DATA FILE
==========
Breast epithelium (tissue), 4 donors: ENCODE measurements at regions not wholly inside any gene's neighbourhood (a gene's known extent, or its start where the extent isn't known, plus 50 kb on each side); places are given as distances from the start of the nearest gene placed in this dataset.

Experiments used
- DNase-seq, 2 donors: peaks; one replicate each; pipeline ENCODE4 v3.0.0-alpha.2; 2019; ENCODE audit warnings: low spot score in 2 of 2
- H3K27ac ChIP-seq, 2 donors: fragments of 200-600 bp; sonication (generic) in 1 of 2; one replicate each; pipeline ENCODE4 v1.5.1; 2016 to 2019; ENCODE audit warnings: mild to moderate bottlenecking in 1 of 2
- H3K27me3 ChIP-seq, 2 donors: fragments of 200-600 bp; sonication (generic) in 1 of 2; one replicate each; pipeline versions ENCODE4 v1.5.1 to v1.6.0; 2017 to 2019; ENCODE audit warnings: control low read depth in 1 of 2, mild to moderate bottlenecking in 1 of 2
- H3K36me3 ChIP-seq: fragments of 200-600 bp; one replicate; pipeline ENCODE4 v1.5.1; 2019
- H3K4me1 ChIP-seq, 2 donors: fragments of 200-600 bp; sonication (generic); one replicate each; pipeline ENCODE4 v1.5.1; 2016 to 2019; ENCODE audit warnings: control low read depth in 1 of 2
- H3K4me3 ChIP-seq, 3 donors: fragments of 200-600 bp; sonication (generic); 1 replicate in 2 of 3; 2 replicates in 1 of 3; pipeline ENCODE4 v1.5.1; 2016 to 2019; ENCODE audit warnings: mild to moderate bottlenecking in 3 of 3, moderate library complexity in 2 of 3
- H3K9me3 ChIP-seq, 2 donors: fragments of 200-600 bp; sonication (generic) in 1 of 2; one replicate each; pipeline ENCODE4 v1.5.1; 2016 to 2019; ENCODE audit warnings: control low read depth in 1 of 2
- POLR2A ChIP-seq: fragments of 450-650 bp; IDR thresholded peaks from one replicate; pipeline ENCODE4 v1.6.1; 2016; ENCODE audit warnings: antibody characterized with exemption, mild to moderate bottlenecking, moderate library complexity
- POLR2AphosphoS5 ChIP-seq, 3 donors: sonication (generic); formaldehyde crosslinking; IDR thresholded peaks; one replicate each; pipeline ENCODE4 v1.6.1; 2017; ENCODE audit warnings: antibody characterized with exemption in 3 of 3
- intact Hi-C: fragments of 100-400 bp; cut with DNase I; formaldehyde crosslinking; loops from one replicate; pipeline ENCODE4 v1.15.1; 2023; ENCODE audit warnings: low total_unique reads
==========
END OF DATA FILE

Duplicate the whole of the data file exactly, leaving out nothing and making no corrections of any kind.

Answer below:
Breast epithelium (tissue), 4 donors: ENCODE measurements at regions not wholly inside any gene's neighbourhood (a gene's known extent, or its start where the extent isn't known, plus 50 kb on each side); places are given as distances from the start of the nearest gene placed in this dataset.

Experiments used
- DNase-seq, 2 donors: peaks; one replicate each; pipeline ENCODE4 v3.0.0-alpha.2; 2019; ENCODE audit warnings: low spot score in 2 of 2
- H3K27ac ChIP-seq, 2 donors: fragments of 200-600 bp; sonication (generic) in 1 of 2; one replicate each; pipeline ENCODE4 v1.5.1; 2016 to 2019; ENCODE audit warnings: mild to moderate bottlenecking in 1 of 2
- H3K27me3 ChIP-seq, 2 donors: fragments of 200-600 bp; sonication (generic) in 1 of 2; one replicate each; pipeline versions ENCODE4 v1.5.1 to v1.6.0; 2017 to 2019; ENCODE audit warnings: control low read depth in 1 of 2, mild to moderate bottlenecking in 1 of 2
- H3K36me3 ChIP-seq: fragments of 200-600 bp; one replicate; pipeline ENCODE4 v1.5.1; 2019
- H3K4me1 ChIP-seq, 2 donors: fragments of 200-600 bp; sonication (generic); one replicate each; pipeline ENCODE4 v1.5.1; 2016 to 2019; ENCODE audit warnings: control low read depth in 1 of 2
- H3K4me3 ChIP-seq, 3 donors: fragments of 200-600 bp; sonication (generic); 1 replicate in 2 of 3; 2 replicates in 1 of 3; pipeline ENCODE4 v1.5.1; 2016 to 2019; ENCODE audit warnings: mild to moderate bottlenecking in 3 of 3, moderate library complexity in 2 of 3
- H3K9me3 ChIP-seq, 2 donors: fragments of 200-600 bp; sonication (generic) in 1 of 2; one replicate each; pipeline ENCODE4 v1.5.1; 2016 to 2019; ENCODE audit warnings: control low read depth in 1 of 2
- POLR2A ChIP-seq: fragments of 450-650 bp; IDR thresholded peaks from one replicate; pipeline ENCODE4 v1.6.1; 2016; ENCODE audit warnings: antibody characterized with exemption, mild to moderate bottlenecking, moderate library complexity
- POLR2AphosphoS5 ChIP-seq, 3 donors: sonication (generic); formaldehyde crosslinking; IDR thresholded peaks; one replicate each; pipeline ENCODE4 v1.6.1; 2017; ENCODE audit warnings: antibody characterized with exemption in 3 of 3
- intact Hi-C: fragments of 100-400 bp; cut with DNase I; formaldehyde crosslinking; loops from one replicate; pipeline ENCODE4 v1.15.1; 2023; ENCODE audit warnings: low total_unique reads